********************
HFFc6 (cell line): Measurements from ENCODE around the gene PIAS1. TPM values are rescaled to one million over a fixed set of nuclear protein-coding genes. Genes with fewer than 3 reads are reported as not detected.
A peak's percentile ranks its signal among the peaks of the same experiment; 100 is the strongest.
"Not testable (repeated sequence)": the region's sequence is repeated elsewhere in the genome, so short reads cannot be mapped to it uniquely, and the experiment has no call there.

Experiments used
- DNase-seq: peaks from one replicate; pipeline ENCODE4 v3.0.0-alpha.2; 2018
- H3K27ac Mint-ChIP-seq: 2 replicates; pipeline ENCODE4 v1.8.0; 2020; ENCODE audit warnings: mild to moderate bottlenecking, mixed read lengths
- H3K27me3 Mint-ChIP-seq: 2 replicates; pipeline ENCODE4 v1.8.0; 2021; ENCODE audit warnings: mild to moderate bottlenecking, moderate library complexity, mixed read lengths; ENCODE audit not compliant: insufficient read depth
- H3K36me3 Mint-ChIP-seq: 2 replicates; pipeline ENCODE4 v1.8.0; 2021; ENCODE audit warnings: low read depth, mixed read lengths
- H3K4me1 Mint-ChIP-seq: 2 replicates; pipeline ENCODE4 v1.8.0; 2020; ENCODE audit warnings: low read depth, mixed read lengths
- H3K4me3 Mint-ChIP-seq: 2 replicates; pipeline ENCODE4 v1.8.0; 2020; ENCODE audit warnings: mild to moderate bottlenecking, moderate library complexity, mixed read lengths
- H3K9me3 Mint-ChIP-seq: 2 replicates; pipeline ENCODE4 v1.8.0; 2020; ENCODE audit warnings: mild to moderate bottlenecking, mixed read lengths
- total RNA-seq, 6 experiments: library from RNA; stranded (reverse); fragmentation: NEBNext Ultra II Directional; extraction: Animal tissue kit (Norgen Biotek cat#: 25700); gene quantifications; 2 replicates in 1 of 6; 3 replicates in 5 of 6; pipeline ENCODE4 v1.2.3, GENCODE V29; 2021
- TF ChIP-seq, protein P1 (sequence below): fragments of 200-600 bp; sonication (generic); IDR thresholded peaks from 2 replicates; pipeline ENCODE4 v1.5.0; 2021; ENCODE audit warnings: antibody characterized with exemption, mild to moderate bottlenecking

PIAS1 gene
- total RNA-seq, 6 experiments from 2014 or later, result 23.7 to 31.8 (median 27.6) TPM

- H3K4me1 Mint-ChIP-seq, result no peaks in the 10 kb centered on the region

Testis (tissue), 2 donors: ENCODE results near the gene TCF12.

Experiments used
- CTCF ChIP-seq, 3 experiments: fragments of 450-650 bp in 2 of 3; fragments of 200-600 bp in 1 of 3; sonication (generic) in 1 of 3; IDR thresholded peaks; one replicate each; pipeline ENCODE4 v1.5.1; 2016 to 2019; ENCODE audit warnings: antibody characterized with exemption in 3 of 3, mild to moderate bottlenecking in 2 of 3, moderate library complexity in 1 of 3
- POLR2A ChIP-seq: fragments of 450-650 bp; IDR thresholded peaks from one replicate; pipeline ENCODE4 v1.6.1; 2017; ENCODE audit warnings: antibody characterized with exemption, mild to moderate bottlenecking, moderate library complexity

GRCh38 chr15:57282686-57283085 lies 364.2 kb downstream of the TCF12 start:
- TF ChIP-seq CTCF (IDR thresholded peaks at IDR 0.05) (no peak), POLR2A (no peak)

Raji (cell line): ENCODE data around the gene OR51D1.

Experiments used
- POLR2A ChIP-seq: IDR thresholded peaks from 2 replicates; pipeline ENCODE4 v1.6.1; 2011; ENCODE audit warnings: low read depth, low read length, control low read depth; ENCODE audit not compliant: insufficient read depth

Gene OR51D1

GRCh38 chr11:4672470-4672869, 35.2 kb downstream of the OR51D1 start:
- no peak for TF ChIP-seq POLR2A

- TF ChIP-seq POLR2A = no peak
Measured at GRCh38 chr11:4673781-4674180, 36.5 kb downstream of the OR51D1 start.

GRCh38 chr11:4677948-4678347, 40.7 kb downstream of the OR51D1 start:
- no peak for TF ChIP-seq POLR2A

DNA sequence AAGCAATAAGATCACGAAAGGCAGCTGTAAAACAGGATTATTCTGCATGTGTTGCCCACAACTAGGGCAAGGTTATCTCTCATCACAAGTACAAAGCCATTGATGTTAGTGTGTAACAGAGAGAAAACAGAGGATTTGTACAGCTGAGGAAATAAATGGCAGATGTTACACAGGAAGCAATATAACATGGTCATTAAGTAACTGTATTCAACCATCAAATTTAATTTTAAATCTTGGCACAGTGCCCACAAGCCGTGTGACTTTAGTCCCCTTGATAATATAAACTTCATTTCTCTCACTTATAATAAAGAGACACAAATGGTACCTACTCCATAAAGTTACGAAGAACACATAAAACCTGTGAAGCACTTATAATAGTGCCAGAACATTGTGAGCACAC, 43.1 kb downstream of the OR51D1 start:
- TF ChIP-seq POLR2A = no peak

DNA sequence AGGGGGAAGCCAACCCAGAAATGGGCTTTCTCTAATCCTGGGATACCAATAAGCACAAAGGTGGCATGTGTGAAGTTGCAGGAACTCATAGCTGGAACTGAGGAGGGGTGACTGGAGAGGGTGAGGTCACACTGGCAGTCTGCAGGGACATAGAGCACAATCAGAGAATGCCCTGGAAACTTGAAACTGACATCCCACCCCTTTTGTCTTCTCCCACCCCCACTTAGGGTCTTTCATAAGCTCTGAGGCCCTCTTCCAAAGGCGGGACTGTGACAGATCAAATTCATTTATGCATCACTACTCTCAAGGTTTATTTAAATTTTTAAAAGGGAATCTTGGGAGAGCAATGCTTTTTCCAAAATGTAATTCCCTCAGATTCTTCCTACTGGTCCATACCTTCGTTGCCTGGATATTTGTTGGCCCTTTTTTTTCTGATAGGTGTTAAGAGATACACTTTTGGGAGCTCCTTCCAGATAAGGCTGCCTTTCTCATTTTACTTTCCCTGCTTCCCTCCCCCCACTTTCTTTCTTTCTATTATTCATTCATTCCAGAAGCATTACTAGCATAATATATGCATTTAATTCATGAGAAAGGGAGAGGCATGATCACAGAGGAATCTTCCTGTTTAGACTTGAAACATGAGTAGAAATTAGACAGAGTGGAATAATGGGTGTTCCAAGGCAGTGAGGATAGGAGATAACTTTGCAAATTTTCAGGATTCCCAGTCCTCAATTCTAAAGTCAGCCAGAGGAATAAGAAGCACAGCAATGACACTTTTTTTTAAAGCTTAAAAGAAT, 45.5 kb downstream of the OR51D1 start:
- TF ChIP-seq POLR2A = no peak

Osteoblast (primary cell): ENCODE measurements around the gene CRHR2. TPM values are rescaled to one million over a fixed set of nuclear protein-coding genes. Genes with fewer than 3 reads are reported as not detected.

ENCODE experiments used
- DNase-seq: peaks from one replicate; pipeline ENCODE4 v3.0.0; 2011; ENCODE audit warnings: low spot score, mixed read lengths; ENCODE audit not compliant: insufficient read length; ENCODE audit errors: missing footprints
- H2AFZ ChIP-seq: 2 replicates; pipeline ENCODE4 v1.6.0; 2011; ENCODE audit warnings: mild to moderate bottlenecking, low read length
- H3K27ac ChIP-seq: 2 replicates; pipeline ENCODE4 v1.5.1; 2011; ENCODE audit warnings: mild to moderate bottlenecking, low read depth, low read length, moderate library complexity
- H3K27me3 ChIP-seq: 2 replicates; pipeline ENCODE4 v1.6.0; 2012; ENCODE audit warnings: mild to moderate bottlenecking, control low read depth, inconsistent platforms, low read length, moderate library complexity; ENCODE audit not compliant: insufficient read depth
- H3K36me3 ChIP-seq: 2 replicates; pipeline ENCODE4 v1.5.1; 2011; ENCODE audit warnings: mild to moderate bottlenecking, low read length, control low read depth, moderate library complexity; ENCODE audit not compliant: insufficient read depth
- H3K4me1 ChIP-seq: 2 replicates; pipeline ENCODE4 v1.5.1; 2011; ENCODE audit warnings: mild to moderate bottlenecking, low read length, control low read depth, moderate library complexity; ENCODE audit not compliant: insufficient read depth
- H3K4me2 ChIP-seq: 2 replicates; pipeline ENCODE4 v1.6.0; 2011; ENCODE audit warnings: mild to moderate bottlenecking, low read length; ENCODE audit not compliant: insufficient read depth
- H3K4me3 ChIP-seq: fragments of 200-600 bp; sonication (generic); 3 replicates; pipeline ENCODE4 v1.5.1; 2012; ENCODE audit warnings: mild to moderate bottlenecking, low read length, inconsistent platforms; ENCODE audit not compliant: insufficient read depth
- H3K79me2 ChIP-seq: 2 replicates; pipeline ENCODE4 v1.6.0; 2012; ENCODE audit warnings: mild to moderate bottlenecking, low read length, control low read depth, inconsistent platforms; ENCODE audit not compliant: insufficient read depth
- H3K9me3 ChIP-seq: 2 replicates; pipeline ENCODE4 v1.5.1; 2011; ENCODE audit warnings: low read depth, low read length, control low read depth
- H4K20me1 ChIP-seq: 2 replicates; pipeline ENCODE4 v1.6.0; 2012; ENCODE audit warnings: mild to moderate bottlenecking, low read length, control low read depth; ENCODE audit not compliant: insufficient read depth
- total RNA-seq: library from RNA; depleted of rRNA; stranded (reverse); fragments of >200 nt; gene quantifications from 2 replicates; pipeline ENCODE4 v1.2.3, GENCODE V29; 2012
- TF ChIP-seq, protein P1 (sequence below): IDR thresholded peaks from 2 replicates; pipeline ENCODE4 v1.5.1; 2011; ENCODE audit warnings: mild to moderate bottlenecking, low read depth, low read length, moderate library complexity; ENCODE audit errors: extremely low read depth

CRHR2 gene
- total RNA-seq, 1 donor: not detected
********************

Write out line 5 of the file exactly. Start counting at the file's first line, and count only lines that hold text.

- DNase-seq: peaks from one replicate; pipeline ENCODE4 v3.0.0-alpha.2; 2018